What Do Hindus Believe?

Hinduism has no founder. There is no figure like Buddha, Jesus, Confucius or Muhammad. Hinduism is inseparable from the Indian subcontinent, though it has spread far beyond India and is now the third largest religion in the world. The word “Hindu” was originally a geographical term, used by the Persians for the people of the Indus River region. Later Muslim invaders called it Hindustan, the country of the people of Hind/Sind. In the 18th and 19th centuries, the term “Hinduism” was coined to describe the religion, customs, culture and way of life of the peoples of India.

Hinduism contains many strands, developed over long periods in different regions. The Aryans are believed by many to have occupied the Indus Valley area around 1500 BC. They had beliefs and practices similar to those of other peoples of the Middle East and the Mediterranean. They composed the hymns of the Rig Veda, the earliest scriptures of Hinduism. While they contained signs of belief in one creator God, the hymns reflect many gods, representing forces of nature. Over time there was a gradual fusion of the beliefs and culture of the Aryans with that of the indigenous peoples.

Hinduism has developed into a complex system of varied ideas and beliefs. Because of its continued assimilation of local traditions and views, it is difficult to define the common beliefs and practices accepted by all Hindus. It could be said there are as many forms of Hinduism as there are Hindus. Below is a summary of some of Hinduism’s central beliefs:

  •  God is at the center of life for Hindus, believed to be incarnated and to be worshiped in many different forms.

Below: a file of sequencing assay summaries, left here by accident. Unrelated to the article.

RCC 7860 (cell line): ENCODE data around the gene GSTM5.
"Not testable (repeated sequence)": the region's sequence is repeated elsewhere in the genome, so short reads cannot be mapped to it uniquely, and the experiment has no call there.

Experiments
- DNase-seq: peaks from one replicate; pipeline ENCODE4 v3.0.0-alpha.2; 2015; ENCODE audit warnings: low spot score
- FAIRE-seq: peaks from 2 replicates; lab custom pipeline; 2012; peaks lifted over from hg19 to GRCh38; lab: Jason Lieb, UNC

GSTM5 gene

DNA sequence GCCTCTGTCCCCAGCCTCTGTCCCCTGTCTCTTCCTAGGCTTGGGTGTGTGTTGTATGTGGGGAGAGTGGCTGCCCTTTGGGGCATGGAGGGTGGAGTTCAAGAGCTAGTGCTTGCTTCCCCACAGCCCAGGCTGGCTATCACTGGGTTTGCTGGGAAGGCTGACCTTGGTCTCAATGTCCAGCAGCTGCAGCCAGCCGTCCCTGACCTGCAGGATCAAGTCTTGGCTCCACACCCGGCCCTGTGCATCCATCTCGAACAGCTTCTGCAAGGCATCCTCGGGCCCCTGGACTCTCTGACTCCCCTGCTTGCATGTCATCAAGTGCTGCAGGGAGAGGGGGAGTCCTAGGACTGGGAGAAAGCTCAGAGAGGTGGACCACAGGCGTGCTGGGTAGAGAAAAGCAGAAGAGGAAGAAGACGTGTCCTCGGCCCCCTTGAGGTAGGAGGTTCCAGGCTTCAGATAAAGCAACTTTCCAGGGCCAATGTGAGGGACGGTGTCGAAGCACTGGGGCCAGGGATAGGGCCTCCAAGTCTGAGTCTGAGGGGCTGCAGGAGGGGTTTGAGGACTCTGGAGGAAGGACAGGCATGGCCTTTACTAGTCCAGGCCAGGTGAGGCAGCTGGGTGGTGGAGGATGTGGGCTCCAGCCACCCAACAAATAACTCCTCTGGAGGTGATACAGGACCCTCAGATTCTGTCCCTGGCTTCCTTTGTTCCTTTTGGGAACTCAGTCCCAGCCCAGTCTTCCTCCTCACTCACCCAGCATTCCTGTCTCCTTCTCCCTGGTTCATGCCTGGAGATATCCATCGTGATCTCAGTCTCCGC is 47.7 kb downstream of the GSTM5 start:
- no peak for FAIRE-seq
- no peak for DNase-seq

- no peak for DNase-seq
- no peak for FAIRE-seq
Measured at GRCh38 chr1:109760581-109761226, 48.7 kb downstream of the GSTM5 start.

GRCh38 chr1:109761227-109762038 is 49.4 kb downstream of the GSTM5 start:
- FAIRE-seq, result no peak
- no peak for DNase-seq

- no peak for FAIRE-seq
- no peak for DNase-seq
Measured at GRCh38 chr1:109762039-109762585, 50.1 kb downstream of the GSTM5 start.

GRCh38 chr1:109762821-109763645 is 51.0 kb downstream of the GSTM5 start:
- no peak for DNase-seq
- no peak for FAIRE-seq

• Suffering and justice All life is caught in a cycle of birth, life, death and rebirth. One central Hindu answer to the problem of suffering is the law of karma—cause and effect. Whatever you do in this life, you will reap the consequences in your next reincarnation. To have a chance that your next life will turn out better, you must accept your duty to fully embrace and accept your current one.
  • Duty and a way of life For the average Hindu the most important thing is to fulfill your duty—to the gods, your guru and your family—according to your unique place in the social structure. This duty is called dharma, a word which can also be translated “religion”. Fulfilling your dharma could be the best summary of the Hindu way of life.
  • Family and society Every Hindu is born into a network of relationships within the family and caste group. It is this social structure that has held together all the diverse beliefs and practices of Hinduism.
  • The goal of life There are different goals according to one’s stage of life and place in society. But the ultimate goal is moksha, liberation from both maya (the illusion that our lives are real) and samsara (the cycle of reincarnation). For many Hindus the hope of moksha is of course quite distant, and the search for peace and protection is much more immediate.